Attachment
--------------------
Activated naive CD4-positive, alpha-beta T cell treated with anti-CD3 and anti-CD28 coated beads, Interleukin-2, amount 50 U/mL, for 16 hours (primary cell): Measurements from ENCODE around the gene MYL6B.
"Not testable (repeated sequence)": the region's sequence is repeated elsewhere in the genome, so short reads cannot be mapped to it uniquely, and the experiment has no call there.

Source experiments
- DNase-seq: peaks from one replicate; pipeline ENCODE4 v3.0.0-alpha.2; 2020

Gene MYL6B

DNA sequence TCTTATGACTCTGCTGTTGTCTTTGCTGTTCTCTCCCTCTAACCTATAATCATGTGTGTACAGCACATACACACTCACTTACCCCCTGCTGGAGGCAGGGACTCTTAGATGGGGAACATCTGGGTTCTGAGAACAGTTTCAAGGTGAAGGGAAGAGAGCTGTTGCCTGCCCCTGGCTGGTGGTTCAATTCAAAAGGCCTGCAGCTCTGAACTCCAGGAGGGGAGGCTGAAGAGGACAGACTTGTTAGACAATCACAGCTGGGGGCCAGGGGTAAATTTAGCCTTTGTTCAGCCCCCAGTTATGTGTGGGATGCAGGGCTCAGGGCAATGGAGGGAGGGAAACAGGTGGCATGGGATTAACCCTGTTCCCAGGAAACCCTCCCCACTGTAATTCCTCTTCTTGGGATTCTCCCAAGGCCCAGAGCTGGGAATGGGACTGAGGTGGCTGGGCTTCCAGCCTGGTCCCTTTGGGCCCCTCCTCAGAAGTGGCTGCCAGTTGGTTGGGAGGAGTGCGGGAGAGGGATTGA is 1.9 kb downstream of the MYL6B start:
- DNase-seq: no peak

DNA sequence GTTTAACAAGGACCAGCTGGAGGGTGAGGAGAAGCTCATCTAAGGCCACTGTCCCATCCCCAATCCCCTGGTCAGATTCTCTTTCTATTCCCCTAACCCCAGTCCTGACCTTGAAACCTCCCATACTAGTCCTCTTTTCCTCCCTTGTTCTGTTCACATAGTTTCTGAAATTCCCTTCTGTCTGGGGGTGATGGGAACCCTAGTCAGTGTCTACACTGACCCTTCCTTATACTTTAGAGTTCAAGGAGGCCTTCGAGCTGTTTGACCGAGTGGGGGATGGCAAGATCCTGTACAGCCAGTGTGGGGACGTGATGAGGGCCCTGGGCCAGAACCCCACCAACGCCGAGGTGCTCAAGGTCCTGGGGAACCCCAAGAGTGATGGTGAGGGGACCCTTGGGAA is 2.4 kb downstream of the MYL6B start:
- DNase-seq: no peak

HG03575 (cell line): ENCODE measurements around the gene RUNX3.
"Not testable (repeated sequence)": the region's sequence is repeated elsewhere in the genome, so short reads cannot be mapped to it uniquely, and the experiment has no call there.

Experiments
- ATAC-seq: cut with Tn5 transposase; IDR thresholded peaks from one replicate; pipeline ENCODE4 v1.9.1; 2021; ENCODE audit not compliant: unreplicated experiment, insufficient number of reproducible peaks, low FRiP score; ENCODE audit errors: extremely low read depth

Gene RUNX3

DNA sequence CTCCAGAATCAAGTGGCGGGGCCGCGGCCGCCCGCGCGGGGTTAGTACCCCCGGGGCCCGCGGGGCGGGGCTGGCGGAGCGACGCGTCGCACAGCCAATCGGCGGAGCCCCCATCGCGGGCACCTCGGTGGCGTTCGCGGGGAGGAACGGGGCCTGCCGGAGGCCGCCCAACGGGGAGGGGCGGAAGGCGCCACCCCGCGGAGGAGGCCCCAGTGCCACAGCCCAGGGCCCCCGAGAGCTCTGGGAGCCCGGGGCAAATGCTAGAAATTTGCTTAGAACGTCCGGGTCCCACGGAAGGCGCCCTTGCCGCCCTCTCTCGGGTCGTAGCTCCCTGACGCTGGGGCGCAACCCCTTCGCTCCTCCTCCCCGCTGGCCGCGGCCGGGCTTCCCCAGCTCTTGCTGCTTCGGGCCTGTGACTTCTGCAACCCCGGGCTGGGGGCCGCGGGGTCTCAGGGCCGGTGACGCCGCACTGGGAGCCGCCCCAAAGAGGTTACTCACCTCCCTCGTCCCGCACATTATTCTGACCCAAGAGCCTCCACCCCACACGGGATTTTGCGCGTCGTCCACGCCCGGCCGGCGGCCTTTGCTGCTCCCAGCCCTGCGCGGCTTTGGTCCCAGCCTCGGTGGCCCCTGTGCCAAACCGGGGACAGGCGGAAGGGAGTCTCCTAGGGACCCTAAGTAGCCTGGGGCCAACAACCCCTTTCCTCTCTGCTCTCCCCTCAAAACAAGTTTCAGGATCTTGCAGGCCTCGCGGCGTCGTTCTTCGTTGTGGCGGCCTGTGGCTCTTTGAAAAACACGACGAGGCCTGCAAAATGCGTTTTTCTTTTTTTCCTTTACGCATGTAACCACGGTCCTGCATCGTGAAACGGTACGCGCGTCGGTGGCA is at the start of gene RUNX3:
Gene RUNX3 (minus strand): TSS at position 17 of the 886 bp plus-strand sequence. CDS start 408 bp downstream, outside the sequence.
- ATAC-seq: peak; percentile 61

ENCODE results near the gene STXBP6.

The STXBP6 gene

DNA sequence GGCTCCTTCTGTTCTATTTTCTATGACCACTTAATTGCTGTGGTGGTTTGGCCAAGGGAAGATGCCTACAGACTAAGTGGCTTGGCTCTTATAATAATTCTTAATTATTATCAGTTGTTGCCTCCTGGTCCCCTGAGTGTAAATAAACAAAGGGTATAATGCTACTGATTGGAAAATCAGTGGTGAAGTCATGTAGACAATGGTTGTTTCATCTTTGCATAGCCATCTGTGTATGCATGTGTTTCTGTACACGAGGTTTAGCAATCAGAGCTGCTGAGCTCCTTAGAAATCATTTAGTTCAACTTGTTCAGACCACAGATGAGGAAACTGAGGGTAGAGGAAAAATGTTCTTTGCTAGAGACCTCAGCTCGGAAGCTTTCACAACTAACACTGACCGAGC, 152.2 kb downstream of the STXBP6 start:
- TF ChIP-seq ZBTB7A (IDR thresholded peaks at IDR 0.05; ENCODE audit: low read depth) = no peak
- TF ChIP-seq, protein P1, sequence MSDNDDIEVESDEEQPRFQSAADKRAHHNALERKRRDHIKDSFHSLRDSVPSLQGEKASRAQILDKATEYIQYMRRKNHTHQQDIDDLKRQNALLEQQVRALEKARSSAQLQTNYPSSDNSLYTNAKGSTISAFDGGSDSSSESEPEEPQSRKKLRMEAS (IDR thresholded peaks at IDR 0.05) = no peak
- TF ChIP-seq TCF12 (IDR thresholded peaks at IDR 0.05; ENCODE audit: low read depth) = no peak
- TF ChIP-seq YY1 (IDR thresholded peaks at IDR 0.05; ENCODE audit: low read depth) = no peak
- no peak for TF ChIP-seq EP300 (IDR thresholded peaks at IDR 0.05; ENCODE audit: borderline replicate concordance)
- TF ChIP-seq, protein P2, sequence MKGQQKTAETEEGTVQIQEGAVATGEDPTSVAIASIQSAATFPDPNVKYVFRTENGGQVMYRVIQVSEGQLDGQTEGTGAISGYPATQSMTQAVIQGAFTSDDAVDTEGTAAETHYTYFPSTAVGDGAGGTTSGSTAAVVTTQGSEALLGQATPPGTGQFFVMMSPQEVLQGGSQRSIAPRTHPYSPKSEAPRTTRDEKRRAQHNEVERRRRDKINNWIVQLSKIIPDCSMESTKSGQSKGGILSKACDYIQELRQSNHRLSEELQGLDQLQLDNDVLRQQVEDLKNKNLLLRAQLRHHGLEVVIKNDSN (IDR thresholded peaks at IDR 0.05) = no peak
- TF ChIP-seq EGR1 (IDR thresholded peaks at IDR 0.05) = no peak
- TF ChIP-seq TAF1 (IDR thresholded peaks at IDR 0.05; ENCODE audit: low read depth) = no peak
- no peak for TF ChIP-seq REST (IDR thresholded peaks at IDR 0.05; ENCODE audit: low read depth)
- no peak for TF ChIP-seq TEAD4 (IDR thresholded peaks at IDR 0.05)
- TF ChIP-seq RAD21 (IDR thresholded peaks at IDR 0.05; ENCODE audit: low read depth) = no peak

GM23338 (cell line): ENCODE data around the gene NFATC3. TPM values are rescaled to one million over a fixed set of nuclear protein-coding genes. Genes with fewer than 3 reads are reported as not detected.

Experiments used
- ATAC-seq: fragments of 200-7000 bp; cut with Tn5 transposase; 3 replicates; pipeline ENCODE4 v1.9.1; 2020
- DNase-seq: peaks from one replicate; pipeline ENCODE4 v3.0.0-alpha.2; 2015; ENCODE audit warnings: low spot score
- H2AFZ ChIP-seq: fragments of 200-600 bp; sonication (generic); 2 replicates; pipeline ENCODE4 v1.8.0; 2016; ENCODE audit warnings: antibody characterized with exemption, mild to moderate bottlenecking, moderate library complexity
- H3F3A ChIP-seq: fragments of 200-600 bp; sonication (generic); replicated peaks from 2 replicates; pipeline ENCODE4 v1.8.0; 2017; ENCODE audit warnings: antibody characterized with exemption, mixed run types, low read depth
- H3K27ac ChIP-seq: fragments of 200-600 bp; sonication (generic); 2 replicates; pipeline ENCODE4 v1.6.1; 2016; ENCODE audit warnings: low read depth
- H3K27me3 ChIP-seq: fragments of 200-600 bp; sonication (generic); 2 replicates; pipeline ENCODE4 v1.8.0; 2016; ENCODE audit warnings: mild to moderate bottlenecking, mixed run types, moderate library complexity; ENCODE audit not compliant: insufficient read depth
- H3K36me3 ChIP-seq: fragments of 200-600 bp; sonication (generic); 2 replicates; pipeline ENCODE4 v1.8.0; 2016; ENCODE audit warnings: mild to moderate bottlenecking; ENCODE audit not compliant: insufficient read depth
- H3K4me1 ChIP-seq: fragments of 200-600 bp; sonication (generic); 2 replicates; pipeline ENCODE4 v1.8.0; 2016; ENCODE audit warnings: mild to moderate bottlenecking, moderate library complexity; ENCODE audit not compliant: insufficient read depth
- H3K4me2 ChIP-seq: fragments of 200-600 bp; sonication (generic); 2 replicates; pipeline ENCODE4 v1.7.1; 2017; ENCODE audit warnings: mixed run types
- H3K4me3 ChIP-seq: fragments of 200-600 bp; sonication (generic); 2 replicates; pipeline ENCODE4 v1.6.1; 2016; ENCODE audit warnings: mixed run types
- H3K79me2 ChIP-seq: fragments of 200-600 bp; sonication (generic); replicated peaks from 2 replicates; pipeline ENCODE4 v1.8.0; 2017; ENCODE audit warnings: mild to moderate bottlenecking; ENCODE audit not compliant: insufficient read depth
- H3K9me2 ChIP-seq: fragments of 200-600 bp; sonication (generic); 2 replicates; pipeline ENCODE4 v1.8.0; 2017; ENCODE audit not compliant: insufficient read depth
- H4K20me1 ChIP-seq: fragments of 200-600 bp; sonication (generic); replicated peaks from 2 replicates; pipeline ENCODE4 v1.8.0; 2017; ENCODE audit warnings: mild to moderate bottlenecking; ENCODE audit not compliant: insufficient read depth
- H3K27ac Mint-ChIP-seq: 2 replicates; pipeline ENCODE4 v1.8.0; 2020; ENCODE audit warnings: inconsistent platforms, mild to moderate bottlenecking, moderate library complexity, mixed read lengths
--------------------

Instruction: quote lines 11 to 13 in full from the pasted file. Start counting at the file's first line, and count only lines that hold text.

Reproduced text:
"Not testable (repeated sequence)": the region's sequence is repeated elsewhere in the genome, so short reads cannot be mapped to it uniquely, and the experiment has no call there.

Experiments
- ATAC-seq: cut with Tn5 transposase; IDR thresholded peaks from one replicate; pipeline ENCODE4 v1.9.1; 2021; ENCODE audit not compliant: unreplicated experiment, insufficient number of reproducible peaks, low FRiP score; ENCODE audit errors: extremely low read depth